Findings for psychosocial well-being varied between contexts. In Northwest Syria, average distress scores were relatively low, regardless of WGSS participation. However, women’s average (mean) distress scores were higher than those of girls in both study groups (11.3 vs. 6.1 and 10.2 vs. 6.1 among WGSS and non-WGSS respondents, respectively). Self-esteem scores were high and did not vary by study group (26.3 vs. 26.6 out of a maximum score of 40). Similarly, women’s average resilience scores were relatively high across study groups (25.3 vs. 25.0). In both groups, resilience scores were higher for girls than for women. However, girls in the WGSS group had higher scores than non-WGSS participants (32.5 vs. 30.7; mean difference 2.2, p<0.005). This difference suggests that participation in WGSS may improve girls’ self-efficacy and coping skills. The differential results among women and girls require further investigation to better understand the causes of distress and drivers of resilience, how they may vary according to age and other socio-cultural factors, and how programming can be adapted to take these issues into consideration.
In South Sudan, the research revealed that women WGSS participants reported significantly lower rates of distress compared to non-participants (7.2 vs. 9.9). For girls, however, this pattern was reversed, and rates of distress were higher among WGSS participants (10.2 vs. 9.1). As for resilience, it is notable that there was a significantly lower mean score for women in South Sudan who were involved in WGSS programming compared to their non-WGSS counterparts (14.1 vs. 16.6). Based on these findings, further research is needed to understand the causes of distress and drivers of resilience among women and girls in study areas in South Sudan, and to explore ways that programming can be adapted in response.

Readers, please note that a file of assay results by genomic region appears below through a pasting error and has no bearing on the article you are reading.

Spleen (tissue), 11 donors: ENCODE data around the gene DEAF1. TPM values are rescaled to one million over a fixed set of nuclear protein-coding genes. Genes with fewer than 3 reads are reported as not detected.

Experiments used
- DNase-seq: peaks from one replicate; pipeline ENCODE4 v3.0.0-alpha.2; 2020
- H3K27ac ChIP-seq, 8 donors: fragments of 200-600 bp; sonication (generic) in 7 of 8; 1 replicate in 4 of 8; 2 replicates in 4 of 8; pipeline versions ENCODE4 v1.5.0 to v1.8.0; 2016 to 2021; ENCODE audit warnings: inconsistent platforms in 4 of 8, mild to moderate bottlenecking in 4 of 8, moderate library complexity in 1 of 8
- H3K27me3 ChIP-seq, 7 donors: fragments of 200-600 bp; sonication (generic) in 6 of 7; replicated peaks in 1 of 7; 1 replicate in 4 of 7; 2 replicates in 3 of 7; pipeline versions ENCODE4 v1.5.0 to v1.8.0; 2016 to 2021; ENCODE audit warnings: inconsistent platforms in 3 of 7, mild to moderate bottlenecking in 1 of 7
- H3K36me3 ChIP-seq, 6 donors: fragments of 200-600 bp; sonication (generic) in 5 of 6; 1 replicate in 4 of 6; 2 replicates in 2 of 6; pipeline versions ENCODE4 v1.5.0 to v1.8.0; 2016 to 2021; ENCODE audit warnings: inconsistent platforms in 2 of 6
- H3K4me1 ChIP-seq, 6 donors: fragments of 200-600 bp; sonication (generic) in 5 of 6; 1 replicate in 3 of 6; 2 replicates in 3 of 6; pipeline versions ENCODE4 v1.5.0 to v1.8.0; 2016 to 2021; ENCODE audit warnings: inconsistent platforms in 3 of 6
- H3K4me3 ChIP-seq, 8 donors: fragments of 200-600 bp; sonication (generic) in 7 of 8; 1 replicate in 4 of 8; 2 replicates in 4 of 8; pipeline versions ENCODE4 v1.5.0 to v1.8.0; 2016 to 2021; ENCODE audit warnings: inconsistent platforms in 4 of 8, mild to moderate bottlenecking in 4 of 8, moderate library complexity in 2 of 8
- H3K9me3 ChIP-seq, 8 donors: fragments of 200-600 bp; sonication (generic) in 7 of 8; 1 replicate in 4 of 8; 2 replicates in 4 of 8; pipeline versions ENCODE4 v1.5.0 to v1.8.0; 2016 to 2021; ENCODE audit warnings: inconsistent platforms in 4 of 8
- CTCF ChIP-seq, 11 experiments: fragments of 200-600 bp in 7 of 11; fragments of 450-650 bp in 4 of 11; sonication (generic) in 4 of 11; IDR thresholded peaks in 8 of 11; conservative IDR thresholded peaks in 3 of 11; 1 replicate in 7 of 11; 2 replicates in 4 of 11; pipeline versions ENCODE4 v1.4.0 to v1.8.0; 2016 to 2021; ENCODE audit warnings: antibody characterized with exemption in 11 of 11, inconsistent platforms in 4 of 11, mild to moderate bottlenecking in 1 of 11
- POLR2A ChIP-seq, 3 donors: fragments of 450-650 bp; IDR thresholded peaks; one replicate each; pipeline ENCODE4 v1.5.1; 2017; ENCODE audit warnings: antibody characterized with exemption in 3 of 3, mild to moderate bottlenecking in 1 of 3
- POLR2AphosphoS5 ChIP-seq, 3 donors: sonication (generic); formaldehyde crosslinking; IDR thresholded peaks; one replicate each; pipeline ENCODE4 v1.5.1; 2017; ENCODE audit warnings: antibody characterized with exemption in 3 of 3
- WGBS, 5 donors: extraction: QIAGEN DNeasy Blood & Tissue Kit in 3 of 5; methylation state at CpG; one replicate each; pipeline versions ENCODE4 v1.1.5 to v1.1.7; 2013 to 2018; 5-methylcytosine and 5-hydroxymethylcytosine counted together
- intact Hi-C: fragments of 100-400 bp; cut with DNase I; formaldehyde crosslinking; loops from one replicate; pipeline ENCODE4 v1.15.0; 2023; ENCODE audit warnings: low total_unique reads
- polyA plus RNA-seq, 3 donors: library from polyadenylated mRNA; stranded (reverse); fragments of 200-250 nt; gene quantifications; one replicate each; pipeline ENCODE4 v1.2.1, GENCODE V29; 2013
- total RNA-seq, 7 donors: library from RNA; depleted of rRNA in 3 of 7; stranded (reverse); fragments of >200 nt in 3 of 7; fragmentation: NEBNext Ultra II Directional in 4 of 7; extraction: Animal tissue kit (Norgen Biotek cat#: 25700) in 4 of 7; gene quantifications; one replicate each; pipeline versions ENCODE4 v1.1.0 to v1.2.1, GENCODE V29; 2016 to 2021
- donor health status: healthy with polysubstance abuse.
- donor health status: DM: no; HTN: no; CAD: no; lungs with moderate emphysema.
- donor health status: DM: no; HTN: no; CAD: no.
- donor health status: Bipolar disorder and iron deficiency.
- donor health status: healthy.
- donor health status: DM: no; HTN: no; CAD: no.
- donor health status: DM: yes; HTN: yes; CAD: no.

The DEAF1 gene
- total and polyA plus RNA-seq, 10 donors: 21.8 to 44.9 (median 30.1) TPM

In Northwest Syria, a highly significant association was observed between participation in WGSS programs and more gender equitable attitudes. Given the multiple ways in which gender equality has been associated with reduced rates of violence and discrimination, and other positive outcomes in the lives of women and girls, these results are particularly promising and suggest the need for continued programming in this area as part of WGSS interventions. This outcome was not assessed in South Sudan.
Findings from this research suggest that WGSS play a critical role in the lives of women and girls, with promising results shown across most study outcome areas.
- Participation in WGSS programming was highly associated with more gender equitable attitudes, pointing to the promise of WGSS programs for advancing gender equality.
- In both Northwest Syria and South Sudan, WGSS participants had more knowledge and higher utilization of services, suggesting that these interventions serve a critical role in connecting women and girls with needed support.